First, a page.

For the idols, entering a boy band may not be the end goal, but a means to help them gain recognition and progress their solo careers. Wang Yibo, for example, was a member of Yuehua Entertainment’s boy band Uniq formed in 2014, but he properly rose to fame as an actor starring in the wildly popular 2019 TV series The Untamed. Despite Yuehua Entertainment being one of the biggest players in the idol market, netizens have begun labeling the company’s shares “Wang Yibo stocks,” as the firm is now supposedly reliant on the fame of its biggest star.

Investors, too, have cooled their interest in the industry since the 2018 peak. In an interview with Sina Entertainment in July last year, Liu Jia, founder of music management company Cast Planet Music Group, noted that “around 70 percent of all entertainment businesses have already died,” citing the effects of the pandemic and investment drying up. Meanwhile, the boom of the livestreaming industry means potential stars have an alternative way to interact with audiences more directly, and become famous without the laborious process of a boy band reality TV show or years of training their dancing and singing skills.

Boy bands have also suffered from new industry regulations. Beside banning “effeminate men” and other “abnormal aesthetics” such as tattoos and men wearing earrings, guidelines published by the National Radio and Television Administration in 2021 also ordered the industry to rein in excessive “fan culture,” stop paying “sky high” rates to stars, and ensure celebrities have proper moral values. This was the culmination of long-running attempts by authorities to clean up the entertainment industry, from cracking down on tax evasion like Fan Bingbing’s “yinyang contracts” in 2018, to canceling stars engaged in criminal or “immoral” behavior, which has seen the arrest or cancellation of some of the country’s biggest celebs including pop star Kris Wu (on rape allegations), actress Zheng Shuang (after a surrogacy scandal), and actor Li Yifeng (for soliciting prostitutes). The regulations mean management companies and idols must be more cautious in their marketing and how they drum up fan support.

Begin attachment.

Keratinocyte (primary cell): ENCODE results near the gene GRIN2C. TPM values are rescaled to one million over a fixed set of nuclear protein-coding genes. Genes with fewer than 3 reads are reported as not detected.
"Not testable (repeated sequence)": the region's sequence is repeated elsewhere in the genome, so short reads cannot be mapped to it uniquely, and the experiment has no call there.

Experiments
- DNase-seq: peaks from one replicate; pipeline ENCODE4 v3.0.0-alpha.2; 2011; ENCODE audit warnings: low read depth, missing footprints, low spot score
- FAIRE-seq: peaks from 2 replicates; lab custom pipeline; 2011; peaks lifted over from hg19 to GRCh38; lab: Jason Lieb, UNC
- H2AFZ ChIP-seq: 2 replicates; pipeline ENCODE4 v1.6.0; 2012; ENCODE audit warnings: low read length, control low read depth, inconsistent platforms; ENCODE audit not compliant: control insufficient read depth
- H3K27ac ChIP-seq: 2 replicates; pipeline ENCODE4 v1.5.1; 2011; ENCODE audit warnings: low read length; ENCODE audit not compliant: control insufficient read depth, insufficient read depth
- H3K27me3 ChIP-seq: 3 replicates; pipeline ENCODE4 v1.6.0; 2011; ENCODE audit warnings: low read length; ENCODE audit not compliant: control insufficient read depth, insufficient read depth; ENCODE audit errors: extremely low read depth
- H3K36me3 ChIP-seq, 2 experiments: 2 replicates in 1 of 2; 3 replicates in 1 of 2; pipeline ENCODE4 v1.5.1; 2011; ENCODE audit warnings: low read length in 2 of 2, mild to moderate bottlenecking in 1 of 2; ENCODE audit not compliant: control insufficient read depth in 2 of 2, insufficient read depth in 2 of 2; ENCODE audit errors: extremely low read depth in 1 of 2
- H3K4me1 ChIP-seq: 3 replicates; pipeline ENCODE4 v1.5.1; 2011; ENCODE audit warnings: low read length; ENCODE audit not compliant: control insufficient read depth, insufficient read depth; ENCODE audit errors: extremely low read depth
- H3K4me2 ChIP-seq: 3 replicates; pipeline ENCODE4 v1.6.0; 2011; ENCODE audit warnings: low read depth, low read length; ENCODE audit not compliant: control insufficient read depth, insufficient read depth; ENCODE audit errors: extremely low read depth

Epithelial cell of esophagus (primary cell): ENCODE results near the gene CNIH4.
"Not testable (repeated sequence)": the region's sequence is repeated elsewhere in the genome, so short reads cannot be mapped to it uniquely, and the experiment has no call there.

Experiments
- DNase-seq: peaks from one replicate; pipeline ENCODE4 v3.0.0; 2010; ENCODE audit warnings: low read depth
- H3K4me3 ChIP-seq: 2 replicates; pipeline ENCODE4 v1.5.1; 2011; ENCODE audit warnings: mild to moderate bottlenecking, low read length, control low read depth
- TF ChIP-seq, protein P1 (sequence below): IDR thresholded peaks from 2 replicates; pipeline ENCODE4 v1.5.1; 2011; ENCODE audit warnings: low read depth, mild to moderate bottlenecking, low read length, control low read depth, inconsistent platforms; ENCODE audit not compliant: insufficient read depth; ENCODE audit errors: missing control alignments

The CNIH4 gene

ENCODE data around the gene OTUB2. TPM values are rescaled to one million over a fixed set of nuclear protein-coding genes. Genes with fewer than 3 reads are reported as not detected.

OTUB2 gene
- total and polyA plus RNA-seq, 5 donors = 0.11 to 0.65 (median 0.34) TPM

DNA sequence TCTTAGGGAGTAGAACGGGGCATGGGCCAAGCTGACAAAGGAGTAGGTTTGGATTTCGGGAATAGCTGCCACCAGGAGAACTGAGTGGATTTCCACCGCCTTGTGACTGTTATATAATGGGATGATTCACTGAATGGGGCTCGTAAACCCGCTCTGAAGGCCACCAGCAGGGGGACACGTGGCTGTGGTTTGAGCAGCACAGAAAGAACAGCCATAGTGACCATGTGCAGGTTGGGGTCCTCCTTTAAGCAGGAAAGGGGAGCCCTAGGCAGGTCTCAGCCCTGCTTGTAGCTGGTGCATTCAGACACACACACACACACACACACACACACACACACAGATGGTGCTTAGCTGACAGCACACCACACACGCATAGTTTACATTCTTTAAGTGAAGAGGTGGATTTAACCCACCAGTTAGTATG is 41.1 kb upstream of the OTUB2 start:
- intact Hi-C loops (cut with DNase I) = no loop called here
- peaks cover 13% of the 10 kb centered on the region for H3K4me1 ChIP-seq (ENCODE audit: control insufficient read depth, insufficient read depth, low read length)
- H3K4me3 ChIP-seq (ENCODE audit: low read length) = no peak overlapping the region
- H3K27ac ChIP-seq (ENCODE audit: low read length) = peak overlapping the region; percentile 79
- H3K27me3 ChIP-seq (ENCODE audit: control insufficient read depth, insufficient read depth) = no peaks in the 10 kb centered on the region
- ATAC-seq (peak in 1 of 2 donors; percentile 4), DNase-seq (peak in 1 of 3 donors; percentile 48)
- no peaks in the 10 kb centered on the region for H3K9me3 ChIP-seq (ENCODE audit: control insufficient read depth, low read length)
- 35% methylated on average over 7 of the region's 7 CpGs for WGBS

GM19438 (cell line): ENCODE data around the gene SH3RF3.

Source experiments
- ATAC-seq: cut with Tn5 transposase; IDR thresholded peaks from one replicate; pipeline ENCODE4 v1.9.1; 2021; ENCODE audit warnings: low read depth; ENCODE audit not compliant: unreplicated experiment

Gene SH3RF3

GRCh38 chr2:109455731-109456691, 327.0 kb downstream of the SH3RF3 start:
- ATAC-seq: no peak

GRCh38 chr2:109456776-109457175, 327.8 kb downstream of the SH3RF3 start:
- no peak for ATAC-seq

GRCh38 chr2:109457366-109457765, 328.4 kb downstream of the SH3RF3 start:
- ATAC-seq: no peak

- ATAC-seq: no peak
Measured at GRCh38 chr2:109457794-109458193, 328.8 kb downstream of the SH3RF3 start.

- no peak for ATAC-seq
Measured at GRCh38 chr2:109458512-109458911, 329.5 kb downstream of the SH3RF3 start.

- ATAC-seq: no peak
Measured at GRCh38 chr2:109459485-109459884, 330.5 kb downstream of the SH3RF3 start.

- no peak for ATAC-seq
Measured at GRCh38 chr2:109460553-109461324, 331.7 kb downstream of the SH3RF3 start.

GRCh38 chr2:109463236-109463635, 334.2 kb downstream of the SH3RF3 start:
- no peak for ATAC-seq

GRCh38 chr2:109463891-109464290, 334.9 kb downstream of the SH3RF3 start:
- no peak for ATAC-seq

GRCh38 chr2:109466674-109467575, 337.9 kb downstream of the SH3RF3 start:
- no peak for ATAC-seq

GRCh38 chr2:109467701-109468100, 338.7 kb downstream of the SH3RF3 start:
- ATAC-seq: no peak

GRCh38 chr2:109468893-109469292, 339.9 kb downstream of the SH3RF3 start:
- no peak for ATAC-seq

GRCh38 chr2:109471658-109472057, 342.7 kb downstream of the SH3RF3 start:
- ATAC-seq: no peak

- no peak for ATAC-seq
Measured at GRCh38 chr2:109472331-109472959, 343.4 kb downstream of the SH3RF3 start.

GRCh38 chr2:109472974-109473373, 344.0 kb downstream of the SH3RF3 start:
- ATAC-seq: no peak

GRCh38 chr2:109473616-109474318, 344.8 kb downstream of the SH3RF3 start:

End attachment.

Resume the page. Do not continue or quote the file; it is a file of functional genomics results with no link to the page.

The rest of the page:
With increased regulatory scrutiny, extreme competition, and a reality TV show ecosystem that prioritizes short-term success and building solo careers, the promises of China’s “Year Zero” are unlikely to be fulfilled anytime soon. Until then, fans can only hope that rumors of TFBoys’ comeback turn out to be true.

Written by Sinead O’Connor


This story is published as part of TWOC’s collaboration with Asian Pop Weekly.

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Established in 2010, Asian Pop Weekly is one of the only English-language platforms that specialises in reportings on Mandarin popular music. Informed by a multitude of disciplines and perspectives both practical and theoretical, diverse and with an ear to the ground; APW exists between cultural, disciplinary, and national boundaries precisely to demonstrate the possibilities that exist when you look beyond cultural differences. APW is obsessed with the notion of bringing Mandarin and Asian music to the world as a means of bridging cultural divides; unearthing the best of what the scene has to offer and presenting it to English-speaking audiences in ways that intrigue yet foster understanding.